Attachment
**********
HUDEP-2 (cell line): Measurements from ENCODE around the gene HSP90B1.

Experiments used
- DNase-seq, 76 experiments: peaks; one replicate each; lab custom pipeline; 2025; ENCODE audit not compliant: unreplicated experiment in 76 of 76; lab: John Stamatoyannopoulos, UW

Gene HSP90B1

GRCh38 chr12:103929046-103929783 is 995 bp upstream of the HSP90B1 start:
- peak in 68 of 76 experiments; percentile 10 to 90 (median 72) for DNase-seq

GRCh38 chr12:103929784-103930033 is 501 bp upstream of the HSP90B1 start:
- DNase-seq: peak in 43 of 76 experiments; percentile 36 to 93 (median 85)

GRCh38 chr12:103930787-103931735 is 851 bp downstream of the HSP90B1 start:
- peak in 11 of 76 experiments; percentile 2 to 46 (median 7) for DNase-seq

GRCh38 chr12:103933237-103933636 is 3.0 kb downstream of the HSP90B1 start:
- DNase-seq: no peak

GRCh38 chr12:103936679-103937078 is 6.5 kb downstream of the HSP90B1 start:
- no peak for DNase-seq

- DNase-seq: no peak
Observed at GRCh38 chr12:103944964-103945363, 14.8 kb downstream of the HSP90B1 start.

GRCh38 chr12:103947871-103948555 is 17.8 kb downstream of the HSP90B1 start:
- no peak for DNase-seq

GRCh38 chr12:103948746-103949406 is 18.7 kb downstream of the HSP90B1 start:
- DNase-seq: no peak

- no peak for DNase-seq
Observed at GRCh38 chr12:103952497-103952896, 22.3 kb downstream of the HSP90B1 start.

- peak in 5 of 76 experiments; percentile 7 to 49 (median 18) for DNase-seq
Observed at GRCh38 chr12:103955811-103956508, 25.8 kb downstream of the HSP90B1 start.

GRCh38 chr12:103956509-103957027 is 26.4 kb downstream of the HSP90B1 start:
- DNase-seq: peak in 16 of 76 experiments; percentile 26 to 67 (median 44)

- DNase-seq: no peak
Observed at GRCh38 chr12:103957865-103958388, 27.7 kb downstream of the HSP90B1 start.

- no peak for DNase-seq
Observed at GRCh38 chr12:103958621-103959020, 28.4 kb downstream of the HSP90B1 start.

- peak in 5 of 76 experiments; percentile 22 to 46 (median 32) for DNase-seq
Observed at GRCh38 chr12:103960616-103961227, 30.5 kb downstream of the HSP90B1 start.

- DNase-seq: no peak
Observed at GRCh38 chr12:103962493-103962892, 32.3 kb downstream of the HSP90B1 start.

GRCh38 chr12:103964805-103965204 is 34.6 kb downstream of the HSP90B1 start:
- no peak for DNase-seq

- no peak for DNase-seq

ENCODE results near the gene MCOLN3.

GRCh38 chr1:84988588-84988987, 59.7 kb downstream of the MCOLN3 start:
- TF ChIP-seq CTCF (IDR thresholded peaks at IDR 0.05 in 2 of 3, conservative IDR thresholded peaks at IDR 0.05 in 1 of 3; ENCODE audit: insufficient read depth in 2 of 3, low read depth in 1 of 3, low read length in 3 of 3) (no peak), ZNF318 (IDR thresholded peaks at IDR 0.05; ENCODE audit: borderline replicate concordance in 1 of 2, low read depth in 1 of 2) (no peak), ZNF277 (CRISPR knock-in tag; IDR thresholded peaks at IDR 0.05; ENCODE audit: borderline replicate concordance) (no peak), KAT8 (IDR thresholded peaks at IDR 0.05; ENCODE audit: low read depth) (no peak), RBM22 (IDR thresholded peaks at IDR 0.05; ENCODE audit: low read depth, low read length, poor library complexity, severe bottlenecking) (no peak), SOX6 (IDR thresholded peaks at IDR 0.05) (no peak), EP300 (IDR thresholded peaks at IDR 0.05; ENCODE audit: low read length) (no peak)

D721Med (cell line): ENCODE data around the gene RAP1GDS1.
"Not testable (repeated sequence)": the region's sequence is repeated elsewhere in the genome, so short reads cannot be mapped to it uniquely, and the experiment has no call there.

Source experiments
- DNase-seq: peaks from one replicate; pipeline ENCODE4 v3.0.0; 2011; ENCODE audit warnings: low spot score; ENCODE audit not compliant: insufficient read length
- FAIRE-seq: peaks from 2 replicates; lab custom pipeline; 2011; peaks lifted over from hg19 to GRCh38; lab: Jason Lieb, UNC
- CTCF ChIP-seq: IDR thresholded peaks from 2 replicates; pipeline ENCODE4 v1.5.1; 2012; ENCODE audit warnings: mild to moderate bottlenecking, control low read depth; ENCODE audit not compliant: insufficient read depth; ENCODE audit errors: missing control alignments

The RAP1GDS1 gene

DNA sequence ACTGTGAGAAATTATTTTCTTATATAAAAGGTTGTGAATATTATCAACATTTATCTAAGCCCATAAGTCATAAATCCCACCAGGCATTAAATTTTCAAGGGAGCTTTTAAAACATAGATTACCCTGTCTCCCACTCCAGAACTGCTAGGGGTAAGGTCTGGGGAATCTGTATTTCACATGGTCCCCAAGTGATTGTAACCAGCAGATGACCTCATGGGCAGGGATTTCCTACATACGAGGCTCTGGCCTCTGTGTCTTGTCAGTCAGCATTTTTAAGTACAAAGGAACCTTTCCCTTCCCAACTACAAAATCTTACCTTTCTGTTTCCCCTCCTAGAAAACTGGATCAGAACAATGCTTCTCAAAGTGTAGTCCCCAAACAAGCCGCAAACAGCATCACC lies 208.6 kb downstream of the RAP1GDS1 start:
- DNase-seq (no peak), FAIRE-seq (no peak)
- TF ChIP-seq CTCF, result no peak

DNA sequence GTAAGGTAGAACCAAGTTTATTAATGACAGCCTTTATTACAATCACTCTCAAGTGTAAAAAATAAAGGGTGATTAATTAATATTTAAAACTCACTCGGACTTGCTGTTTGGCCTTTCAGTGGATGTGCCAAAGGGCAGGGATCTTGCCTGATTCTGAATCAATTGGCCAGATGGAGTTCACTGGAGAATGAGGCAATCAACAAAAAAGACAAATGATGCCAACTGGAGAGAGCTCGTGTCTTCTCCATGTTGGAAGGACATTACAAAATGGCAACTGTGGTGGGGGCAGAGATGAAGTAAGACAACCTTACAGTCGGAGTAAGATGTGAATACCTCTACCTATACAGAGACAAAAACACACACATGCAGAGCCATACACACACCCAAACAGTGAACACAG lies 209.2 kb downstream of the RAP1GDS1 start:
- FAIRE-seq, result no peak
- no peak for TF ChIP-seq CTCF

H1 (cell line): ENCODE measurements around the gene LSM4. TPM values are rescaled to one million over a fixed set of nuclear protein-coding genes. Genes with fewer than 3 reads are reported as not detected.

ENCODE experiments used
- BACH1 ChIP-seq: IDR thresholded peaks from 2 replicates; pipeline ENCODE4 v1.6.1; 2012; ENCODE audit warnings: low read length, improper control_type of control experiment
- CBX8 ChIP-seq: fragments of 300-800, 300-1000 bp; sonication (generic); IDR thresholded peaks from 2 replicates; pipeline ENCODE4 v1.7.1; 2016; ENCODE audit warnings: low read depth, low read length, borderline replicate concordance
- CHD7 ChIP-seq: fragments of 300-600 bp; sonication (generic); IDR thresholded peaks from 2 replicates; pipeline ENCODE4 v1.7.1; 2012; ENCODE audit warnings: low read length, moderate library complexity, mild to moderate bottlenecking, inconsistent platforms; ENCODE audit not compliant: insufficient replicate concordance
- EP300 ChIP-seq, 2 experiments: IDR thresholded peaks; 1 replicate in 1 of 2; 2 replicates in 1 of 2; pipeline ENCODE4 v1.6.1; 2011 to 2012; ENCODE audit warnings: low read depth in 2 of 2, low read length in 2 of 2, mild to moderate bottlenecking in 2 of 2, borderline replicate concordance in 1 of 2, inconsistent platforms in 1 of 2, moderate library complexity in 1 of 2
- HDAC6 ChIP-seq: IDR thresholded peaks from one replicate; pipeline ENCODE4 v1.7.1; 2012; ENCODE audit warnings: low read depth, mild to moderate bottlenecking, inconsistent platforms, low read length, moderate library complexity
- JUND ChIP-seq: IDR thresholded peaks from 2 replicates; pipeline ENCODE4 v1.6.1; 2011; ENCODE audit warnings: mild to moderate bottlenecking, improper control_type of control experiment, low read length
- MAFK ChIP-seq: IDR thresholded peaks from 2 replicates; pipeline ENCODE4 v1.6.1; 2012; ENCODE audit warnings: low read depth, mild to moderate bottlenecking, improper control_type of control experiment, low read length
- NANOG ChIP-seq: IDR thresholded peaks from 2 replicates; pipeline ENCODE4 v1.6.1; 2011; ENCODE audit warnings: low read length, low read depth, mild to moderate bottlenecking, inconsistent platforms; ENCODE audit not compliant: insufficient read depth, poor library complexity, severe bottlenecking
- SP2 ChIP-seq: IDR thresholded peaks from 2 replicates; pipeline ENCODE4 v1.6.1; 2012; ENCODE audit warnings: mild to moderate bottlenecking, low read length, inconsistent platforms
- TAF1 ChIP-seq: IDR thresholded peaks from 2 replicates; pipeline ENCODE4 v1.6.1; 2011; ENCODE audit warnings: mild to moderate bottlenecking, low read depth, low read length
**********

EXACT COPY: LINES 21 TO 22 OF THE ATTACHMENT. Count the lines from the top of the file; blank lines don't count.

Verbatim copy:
- no peak for DNase-seq
Observed at GRCh38 chr12:103952497-103952896, 22.3 kb downstream of the HSP90B1 start.